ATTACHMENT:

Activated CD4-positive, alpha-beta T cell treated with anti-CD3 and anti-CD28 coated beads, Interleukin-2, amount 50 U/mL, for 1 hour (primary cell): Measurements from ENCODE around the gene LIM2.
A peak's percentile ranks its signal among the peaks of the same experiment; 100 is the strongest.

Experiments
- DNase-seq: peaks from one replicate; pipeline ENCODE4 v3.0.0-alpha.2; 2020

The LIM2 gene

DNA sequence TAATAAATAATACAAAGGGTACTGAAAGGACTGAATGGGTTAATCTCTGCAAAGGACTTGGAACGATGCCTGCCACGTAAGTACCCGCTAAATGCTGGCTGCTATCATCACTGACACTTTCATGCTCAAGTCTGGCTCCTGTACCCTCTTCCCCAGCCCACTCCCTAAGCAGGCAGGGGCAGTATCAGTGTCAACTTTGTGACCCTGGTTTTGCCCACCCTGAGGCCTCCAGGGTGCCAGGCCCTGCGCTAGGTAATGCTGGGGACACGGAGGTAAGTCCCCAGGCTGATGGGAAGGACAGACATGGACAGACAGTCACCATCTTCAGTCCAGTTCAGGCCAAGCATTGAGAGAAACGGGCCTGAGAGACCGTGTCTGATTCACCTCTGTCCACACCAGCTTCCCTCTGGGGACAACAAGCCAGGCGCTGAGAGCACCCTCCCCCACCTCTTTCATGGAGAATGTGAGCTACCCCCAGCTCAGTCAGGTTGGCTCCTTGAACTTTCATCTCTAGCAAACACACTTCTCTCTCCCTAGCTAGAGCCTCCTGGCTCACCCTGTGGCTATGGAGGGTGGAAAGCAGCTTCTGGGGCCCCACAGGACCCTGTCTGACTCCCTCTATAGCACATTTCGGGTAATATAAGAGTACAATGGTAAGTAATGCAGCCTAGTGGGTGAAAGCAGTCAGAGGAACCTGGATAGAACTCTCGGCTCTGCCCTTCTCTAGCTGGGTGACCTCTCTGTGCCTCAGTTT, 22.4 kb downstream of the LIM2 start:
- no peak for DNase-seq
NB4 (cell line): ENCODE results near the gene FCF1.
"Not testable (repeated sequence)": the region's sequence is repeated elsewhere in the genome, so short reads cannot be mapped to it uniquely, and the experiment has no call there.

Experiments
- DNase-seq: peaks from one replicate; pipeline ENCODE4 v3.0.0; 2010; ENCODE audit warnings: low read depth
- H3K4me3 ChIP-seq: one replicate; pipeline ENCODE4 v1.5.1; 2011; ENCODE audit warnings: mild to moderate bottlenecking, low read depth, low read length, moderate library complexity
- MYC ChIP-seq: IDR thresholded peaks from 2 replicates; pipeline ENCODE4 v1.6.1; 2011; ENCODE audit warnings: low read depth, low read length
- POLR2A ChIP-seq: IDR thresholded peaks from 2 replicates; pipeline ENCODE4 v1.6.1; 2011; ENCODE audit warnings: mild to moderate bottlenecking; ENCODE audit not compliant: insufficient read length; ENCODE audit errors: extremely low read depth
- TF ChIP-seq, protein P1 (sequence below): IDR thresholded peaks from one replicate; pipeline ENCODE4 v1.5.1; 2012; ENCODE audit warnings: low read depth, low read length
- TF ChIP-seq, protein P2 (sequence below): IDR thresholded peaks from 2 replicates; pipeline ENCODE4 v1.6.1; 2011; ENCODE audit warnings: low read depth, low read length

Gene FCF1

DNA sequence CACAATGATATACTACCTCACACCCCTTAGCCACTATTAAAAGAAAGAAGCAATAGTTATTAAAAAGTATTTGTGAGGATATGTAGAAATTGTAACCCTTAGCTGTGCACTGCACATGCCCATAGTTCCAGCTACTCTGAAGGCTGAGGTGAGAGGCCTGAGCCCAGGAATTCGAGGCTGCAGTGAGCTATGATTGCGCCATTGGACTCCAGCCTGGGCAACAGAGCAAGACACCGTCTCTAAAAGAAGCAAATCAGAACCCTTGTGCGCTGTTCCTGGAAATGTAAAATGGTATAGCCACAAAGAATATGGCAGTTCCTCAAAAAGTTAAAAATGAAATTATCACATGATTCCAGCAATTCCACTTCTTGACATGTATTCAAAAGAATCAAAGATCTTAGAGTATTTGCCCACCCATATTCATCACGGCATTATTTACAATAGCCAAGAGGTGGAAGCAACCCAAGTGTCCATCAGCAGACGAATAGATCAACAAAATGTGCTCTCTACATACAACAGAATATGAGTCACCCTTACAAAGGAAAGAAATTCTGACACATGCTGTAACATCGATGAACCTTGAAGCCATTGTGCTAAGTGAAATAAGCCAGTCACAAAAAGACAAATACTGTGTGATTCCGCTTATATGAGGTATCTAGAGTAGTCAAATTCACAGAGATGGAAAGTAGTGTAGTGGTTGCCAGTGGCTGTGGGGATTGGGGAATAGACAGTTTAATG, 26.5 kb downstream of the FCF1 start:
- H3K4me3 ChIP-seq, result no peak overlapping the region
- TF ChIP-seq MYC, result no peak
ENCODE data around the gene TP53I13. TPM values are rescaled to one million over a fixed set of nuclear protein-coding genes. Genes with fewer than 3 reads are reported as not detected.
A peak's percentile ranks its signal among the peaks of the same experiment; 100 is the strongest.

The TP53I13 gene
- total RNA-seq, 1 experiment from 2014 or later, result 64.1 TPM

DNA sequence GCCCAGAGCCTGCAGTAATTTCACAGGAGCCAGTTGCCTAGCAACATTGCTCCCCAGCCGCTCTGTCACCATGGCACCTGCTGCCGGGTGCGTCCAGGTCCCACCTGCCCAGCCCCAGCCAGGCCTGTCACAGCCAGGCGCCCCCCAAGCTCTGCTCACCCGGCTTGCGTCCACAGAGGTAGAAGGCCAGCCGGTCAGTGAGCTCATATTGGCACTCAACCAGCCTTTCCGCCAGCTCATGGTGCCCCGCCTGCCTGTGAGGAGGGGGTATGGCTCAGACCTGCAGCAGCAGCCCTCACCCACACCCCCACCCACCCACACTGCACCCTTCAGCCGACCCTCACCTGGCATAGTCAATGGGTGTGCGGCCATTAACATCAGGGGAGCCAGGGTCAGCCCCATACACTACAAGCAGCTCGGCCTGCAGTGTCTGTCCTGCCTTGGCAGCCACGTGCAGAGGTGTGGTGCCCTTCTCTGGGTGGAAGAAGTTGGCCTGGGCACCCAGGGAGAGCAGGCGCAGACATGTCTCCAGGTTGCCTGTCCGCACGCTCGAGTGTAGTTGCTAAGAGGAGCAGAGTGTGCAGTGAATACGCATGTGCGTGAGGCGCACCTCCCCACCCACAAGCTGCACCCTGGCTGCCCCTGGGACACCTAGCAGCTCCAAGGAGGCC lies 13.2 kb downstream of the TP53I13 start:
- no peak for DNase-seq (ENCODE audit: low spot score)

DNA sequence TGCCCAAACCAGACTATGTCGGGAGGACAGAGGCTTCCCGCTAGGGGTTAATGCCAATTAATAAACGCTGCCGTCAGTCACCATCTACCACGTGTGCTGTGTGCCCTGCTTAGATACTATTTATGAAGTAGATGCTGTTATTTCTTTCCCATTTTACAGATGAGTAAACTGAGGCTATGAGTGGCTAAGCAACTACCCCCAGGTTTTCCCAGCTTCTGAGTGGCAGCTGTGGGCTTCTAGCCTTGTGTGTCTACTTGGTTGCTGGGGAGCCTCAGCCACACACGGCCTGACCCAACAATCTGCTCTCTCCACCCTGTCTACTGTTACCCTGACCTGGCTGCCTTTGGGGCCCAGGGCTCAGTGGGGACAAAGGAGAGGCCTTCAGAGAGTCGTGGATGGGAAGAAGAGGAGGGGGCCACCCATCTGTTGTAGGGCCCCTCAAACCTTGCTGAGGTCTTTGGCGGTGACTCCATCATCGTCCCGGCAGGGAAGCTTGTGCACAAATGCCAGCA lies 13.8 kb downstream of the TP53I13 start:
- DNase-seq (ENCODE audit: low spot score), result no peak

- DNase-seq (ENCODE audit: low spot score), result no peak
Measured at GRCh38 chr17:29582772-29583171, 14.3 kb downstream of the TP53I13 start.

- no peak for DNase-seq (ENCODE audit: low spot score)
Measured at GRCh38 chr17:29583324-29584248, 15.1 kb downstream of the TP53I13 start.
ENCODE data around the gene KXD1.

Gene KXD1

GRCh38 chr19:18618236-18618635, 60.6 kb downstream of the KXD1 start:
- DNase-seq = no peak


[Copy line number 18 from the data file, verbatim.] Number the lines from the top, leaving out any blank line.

DNA sequence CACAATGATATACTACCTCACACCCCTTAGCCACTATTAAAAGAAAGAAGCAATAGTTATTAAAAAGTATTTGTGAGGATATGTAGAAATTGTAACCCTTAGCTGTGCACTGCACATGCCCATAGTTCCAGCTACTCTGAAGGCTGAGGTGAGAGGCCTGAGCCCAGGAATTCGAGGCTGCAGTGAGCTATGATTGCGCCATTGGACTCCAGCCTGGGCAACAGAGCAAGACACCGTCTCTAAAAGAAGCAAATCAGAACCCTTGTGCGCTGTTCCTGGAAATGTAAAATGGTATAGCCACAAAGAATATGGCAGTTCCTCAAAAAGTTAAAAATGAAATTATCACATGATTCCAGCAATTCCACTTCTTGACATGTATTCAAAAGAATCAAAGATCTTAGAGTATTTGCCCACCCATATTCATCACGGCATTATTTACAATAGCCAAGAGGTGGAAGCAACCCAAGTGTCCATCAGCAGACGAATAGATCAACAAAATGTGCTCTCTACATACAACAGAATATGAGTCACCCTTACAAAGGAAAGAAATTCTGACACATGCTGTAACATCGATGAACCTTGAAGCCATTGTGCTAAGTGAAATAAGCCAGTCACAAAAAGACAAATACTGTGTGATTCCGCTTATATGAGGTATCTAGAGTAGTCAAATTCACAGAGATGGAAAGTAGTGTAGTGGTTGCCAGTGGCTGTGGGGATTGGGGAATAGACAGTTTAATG, 26.5 kb downstream of the FCF1 start: